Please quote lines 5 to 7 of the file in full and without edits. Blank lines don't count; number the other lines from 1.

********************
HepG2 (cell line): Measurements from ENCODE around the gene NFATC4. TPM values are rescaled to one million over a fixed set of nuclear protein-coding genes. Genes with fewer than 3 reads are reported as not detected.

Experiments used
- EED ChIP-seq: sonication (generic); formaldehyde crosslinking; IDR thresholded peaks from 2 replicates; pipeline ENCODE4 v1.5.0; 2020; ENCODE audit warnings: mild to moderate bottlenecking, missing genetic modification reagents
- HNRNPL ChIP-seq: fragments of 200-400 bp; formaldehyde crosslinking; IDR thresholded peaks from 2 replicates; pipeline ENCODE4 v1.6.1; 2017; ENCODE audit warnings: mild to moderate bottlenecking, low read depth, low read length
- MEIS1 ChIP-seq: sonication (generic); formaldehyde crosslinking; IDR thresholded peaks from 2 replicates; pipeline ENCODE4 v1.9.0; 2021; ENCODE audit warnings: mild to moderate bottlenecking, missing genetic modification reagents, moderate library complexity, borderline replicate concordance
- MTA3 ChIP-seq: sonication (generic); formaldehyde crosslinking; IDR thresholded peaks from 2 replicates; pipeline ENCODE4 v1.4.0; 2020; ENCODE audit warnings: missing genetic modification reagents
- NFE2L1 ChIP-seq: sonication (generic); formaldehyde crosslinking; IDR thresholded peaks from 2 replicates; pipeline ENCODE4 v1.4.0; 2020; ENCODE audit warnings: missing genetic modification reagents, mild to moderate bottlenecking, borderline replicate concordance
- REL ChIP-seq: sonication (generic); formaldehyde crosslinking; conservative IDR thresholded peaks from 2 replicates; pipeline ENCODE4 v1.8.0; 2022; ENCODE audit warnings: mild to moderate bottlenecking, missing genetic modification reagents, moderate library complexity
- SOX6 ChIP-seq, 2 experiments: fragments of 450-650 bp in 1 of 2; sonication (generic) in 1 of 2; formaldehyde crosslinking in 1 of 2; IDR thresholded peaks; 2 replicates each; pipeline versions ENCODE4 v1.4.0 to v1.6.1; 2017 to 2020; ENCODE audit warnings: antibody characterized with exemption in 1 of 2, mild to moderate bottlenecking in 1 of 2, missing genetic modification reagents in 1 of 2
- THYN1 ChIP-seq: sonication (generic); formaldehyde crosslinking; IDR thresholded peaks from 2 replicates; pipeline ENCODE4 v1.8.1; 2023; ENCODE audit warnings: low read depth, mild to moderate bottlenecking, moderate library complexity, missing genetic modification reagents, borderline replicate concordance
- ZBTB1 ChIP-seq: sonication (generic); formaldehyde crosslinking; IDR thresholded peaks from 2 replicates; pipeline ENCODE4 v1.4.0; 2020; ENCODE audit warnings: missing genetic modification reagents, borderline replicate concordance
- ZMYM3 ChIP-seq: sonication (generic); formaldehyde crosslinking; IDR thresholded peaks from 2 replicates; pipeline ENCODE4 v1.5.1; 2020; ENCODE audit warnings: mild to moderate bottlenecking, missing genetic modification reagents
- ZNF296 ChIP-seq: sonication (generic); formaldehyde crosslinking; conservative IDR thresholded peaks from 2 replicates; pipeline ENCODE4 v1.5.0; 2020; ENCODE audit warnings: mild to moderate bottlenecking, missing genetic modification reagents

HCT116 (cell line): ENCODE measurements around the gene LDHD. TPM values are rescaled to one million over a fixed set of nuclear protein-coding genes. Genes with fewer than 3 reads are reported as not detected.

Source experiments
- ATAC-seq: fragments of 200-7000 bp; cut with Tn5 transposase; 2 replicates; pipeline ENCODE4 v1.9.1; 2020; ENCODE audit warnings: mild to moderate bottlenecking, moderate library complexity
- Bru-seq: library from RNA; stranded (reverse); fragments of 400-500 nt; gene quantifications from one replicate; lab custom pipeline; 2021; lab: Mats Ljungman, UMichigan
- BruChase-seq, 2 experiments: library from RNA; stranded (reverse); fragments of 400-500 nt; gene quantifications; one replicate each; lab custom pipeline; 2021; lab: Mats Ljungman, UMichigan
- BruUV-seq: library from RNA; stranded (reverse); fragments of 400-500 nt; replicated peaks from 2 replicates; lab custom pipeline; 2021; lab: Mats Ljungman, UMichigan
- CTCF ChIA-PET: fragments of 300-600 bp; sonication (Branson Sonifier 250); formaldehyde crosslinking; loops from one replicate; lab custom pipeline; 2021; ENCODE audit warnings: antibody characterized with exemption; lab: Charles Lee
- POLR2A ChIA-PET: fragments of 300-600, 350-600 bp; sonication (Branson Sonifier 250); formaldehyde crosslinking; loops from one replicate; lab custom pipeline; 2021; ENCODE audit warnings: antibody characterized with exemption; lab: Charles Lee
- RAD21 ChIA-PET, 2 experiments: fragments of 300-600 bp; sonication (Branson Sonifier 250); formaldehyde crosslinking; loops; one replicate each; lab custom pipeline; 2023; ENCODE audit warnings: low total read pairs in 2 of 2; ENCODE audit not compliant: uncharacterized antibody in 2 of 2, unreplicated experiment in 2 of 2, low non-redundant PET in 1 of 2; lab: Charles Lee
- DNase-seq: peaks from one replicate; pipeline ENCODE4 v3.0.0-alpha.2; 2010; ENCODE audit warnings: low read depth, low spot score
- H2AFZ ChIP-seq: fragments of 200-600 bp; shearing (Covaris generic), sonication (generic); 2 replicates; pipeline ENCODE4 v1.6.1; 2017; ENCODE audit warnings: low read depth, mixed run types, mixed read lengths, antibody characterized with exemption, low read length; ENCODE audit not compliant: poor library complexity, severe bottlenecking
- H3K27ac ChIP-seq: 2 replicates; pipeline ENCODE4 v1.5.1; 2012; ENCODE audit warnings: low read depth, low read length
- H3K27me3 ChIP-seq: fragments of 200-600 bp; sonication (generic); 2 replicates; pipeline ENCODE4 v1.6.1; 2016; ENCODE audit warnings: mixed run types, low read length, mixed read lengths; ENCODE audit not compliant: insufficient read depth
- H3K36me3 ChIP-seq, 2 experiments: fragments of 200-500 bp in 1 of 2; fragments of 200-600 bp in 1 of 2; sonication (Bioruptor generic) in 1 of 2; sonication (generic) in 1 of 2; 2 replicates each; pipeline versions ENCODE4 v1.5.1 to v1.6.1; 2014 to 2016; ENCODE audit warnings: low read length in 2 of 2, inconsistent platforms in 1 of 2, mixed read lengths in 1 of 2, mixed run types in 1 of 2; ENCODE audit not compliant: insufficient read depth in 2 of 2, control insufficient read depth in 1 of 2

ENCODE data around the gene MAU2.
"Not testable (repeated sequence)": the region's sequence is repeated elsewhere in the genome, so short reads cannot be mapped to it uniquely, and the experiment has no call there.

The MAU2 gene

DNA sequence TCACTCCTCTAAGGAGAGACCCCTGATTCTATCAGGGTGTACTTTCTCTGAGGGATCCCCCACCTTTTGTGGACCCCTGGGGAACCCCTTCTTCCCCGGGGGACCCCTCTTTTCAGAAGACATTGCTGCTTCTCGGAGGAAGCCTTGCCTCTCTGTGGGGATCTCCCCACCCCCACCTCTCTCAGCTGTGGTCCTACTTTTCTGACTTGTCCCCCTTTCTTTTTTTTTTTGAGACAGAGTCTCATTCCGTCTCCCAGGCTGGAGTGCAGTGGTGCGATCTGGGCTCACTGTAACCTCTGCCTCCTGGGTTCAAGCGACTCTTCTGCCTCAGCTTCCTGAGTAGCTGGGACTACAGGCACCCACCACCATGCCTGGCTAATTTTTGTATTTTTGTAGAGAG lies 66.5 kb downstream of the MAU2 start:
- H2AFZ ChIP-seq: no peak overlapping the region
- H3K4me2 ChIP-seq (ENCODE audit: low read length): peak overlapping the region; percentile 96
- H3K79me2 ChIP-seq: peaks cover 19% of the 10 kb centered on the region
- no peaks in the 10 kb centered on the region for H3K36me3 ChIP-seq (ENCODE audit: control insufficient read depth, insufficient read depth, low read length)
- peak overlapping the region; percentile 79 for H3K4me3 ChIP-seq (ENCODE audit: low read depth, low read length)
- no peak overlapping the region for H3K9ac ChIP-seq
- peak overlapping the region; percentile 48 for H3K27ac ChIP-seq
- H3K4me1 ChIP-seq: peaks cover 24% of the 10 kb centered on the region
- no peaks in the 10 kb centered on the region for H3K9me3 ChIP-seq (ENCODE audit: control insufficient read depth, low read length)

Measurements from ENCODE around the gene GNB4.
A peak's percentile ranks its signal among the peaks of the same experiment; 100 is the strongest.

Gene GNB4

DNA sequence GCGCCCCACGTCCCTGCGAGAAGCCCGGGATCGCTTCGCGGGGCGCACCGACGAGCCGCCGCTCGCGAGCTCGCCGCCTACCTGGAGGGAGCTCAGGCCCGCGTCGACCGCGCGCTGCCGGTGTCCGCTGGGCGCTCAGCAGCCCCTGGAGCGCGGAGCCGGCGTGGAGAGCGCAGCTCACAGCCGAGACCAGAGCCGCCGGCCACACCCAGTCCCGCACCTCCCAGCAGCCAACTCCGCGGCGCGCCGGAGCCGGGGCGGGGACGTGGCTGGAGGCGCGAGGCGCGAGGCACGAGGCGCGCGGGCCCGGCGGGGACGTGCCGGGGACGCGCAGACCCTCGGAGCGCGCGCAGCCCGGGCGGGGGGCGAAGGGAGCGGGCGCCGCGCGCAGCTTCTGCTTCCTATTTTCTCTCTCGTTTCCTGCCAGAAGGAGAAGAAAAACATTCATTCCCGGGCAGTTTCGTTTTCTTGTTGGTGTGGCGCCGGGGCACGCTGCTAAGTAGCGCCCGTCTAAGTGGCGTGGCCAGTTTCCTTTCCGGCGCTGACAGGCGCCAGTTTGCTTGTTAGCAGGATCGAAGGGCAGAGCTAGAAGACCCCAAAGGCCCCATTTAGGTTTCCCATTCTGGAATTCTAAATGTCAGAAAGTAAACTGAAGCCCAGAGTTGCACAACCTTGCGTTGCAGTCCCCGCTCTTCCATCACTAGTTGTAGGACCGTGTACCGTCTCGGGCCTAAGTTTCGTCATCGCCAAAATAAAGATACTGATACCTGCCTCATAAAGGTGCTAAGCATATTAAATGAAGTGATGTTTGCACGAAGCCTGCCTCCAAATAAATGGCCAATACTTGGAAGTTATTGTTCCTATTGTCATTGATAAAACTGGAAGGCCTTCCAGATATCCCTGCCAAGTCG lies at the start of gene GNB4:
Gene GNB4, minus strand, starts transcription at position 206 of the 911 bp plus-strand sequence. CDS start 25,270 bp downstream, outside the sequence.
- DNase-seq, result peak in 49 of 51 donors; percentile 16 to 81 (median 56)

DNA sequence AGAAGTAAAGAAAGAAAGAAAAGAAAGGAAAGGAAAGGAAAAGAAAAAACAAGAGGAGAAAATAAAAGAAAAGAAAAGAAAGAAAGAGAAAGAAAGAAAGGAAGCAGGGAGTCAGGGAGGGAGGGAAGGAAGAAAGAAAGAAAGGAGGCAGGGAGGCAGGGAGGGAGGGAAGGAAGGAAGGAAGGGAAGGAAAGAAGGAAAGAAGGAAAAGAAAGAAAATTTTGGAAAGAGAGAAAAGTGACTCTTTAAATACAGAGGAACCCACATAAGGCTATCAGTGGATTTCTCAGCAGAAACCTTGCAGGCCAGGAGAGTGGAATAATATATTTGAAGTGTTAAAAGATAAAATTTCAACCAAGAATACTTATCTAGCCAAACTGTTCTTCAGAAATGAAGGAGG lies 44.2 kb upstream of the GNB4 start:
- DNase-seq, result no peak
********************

- MEIS1 ChIP-seq: sonication (generic); formaldehyde crosslinking; IDR thresholded peaks from 2 replicates; pipeline ENCODE4 v1.9.0; 2021; ENCODE audit warnings: mild to moderate bottlenecking, missing genetic modification reagents, moderate library complexity, borderline replicate concordance
- MTA3 ChIP-seq: sonication (generic); formaldehyde crosslinking; IDR thresholded peaks from 2 replicates; pipeline ENCODE4 v1.4.0; 2020; ENCODE audit warnings: missing genetic modification reagents
- NFE2L1 ChIP-seq: sonication (generic); formaldehyde crosslinking; IDR thresholded peaks from 2 replicates; pipeline ENCODE4 v1.4.0; 2020; ENCODE audit warnings: missing genetic modification reagents, mild to moderate bottlenecking, borderline replicate concordance